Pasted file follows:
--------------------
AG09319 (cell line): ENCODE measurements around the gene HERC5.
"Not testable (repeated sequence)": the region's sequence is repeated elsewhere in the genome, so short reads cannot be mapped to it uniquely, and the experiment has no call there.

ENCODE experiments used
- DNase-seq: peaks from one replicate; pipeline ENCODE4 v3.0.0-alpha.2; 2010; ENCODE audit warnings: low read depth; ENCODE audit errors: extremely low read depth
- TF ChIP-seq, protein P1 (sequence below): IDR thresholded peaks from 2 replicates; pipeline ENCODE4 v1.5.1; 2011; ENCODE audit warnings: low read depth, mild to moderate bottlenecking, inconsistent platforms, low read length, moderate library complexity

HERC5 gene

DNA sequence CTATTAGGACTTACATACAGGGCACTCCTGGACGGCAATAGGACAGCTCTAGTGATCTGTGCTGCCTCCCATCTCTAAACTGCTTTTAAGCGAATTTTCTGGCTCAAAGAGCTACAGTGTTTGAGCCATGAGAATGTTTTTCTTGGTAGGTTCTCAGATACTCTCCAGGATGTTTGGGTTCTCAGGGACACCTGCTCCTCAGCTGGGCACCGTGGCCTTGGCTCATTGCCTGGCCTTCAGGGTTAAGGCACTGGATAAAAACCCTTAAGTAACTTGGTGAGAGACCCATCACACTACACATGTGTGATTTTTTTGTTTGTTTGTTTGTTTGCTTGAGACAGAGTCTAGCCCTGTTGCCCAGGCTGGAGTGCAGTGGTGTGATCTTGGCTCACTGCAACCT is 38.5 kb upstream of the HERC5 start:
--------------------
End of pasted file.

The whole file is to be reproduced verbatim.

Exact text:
AG09319 (cell line): ENCODE measurements around the gene HERC5.
"Not testable (repeated sequence)": the region's sequence is repeated elsewhere in the genome, so short reads cannot be mapped to it uniquely, and the experiment has no call there.

ENCODE experiments used
- DNase-seq: peaks from one replicate; pipeline ENCODE4 v3.0.0-alpha.2; 2010; ENCODE audit warnings: low read depth; ENCODE audit errors: extremely low read depth
- TF ChIP-seq, protein P1 (sequence below): IDR thresholded peaks from 2 replicates; pipeline ENCODE4 v1.5.1; 2011; ENCODE audit warnings: low read depth, mild to moderate bottlenecking, inconsistent platforms, low read length, moderate library complexity

HERC5 gene

DNA sequence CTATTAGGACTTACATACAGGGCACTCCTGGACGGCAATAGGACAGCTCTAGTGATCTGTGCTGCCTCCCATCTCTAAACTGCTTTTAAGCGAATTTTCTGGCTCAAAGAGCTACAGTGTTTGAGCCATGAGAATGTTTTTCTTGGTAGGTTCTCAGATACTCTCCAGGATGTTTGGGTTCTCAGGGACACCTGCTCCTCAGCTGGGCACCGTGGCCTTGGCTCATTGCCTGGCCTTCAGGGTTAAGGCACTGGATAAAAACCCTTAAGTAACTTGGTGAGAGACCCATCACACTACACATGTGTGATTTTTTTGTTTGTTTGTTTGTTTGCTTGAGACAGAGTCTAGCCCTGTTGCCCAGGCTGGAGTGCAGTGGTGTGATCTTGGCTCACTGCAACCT is 38.5 kb upstream of the HERC5 start: